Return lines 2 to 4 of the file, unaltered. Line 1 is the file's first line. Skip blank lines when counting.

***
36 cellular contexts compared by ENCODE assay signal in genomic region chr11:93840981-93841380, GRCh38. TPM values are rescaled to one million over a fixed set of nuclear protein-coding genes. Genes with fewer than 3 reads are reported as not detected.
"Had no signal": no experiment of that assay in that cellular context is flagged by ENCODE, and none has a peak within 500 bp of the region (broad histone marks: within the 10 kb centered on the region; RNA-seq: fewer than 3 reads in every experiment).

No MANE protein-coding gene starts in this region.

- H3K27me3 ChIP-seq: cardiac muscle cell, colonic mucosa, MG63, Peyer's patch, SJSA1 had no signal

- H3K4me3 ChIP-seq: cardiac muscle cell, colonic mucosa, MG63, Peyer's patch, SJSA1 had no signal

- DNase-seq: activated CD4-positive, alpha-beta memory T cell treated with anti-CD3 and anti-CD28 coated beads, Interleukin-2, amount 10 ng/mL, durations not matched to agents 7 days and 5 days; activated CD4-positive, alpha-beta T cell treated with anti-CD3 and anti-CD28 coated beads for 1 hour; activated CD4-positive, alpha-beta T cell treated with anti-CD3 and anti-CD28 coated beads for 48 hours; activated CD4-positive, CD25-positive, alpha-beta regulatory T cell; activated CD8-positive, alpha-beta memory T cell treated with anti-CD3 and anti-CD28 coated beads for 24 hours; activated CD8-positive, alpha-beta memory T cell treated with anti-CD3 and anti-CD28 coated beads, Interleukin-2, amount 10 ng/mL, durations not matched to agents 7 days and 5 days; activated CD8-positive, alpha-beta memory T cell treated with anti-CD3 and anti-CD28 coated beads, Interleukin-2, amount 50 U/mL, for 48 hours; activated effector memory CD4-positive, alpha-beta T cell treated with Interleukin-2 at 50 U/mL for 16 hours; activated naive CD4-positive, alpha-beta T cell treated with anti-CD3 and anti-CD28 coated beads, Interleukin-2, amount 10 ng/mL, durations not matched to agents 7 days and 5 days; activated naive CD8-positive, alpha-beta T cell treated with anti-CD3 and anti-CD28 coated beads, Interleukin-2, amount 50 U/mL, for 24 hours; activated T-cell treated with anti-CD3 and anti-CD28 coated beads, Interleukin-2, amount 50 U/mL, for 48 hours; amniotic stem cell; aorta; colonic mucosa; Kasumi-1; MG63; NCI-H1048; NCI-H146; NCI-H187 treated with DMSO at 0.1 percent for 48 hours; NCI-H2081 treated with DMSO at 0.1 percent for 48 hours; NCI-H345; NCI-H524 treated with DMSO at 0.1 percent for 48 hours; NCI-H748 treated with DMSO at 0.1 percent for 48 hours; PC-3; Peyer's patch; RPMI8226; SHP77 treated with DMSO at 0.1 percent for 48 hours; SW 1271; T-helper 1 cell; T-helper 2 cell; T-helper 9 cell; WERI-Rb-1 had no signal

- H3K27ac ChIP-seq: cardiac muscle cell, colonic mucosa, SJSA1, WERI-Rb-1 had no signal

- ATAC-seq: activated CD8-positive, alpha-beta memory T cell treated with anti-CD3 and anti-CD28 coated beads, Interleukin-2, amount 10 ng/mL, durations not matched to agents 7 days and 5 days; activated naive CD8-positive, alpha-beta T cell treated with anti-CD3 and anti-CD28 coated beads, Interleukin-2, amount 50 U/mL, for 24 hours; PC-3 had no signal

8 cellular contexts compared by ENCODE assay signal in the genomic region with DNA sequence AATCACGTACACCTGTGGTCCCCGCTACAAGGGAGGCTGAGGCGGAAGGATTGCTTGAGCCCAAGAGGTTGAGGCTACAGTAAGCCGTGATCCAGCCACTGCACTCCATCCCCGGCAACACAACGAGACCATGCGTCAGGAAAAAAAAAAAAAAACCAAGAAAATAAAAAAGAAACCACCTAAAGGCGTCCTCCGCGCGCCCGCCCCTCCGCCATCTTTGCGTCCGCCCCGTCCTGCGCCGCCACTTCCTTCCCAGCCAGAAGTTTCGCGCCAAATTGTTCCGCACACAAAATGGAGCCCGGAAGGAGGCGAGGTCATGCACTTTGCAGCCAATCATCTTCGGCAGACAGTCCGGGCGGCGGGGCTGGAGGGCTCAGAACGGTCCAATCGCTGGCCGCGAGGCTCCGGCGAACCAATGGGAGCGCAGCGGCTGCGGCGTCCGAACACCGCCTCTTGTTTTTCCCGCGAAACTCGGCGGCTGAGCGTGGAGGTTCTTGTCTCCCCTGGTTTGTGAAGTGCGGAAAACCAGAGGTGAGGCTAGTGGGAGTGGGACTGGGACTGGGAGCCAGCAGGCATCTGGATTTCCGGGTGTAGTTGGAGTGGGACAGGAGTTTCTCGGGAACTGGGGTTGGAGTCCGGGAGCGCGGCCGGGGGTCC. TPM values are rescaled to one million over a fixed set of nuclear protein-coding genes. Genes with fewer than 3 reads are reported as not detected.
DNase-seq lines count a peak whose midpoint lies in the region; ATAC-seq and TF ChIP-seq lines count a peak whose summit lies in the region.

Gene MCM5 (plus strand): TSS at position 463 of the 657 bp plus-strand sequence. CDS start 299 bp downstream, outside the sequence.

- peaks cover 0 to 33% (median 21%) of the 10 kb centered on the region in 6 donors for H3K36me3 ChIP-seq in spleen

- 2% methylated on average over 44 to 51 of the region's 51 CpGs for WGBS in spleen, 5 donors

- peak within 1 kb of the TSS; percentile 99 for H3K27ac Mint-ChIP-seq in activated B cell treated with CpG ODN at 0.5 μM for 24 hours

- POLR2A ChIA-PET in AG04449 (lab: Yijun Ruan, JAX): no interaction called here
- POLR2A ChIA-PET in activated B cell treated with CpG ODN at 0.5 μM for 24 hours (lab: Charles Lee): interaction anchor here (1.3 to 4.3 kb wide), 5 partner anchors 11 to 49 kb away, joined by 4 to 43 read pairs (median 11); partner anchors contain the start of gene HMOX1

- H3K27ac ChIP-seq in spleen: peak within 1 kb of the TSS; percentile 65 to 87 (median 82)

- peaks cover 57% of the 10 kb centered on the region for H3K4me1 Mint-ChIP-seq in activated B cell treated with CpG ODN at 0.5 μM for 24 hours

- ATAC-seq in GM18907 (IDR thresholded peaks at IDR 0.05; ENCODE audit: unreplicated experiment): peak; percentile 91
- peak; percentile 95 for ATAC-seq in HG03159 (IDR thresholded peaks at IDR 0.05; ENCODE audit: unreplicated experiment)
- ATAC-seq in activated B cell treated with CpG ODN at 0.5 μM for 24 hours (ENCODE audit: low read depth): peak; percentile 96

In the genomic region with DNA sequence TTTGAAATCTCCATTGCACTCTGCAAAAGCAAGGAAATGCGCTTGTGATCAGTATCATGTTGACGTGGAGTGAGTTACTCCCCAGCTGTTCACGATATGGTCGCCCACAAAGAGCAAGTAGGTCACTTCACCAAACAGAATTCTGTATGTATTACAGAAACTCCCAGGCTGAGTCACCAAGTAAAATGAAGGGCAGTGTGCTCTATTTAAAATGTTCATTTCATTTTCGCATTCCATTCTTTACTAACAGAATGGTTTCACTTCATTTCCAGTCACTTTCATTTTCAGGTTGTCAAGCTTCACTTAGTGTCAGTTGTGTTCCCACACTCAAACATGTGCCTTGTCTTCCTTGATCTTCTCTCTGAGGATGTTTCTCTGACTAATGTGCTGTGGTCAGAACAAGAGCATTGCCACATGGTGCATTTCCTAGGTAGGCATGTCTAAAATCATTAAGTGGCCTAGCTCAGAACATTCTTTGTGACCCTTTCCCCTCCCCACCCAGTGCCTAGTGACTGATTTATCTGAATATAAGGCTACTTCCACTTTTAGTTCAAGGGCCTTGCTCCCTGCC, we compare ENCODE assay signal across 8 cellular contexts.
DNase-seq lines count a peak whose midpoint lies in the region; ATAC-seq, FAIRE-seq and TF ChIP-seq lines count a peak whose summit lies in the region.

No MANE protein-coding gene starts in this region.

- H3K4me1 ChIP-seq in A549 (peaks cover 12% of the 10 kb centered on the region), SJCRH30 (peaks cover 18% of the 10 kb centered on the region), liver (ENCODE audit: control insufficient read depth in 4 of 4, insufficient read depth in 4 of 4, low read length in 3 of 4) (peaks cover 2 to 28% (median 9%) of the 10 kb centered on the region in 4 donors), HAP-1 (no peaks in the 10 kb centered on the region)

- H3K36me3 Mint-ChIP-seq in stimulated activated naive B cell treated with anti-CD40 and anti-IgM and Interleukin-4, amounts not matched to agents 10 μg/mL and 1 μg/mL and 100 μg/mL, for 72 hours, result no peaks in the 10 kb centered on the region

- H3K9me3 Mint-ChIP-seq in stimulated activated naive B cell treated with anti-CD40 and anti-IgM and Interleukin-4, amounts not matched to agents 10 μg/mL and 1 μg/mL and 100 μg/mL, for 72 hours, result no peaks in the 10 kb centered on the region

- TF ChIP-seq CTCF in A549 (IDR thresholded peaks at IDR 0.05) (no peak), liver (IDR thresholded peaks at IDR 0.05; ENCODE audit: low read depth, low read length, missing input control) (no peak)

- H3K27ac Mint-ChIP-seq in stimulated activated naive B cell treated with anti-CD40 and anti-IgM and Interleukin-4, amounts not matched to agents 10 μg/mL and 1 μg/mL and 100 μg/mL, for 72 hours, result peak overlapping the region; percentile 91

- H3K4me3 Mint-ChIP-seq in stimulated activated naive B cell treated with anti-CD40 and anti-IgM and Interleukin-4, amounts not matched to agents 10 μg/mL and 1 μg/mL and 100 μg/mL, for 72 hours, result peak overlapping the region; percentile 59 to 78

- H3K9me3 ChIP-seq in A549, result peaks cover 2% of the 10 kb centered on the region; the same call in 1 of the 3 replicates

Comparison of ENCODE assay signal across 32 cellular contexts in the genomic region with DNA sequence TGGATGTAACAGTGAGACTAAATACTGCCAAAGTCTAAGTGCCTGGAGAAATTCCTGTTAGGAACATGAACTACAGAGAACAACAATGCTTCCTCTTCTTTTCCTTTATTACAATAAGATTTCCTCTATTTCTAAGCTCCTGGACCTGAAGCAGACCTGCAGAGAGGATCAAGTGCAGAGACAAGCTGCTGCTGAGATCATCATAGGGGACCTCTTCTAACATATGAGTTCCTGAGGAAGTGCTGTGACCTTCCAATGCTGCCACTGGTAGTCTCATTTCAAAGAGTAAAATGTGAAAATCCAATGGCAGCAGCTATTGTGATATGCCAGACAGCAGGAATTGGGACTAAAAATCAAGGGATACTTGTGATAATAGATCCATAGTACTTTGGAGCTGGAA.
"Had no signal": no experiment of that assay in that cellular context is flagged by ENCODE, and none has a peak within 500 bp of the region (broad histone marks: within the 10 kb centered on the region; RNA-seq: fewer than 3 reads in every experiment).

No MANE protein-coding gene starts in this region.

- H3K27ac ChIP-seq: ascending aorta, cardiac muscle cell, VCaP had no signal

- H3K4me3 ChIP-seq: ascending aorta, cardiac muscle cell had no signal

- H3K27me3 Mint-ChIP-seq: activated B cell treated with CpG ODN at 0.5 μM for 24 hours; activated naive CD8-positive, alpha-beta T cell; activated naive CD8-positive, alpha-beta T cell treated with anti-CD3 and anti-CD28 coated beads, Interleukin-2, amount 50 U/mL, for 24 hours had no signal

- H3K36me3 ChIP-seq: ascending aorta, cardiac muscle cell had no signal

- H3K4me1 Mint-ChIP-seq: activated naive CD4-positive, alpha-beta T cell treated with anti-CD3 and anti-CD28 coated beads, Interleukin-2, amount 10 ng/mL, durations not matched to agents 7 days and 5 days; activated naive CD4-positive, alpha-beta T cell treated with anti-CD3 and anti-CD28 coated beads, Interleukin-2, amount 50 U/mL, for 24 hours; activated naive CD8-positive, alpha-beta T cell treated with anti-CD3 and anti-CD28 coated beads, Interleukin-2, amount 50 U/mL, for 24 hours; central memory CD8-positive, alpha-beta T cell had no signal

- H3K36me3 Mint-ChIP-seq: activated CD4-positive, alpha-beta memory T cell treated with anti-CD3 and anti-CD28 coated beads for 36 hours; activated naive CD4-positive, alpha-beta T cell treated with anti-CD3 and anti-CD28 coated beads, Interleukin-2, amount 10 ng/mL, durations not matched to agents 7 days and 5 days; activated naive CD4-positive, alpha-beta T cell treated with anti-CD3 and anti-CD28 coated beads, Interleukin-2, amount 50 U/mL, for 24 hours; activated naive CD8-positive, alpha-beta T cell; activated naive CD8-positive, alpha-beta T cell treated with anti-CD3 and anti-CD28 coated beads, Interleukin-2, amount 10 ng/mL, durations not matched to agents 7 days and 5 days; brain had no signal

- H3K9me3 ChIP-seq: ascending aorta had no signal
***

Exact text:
"Had no signal": no experiment of that assay in that cellular context is flagged by ENCODE, and none has a peak within 500 bp of the region (broad histone marks: within the 10 kb centered on the region; RNA-seq: fewer than 3 reads in every experiment).

No MANE protein-coding gene starts in this region.

- H3K27me3 ChIP-seq: cardiac muscle cell, colonic mucosa, MG63, Peyer's patch, SJSA1 had no signal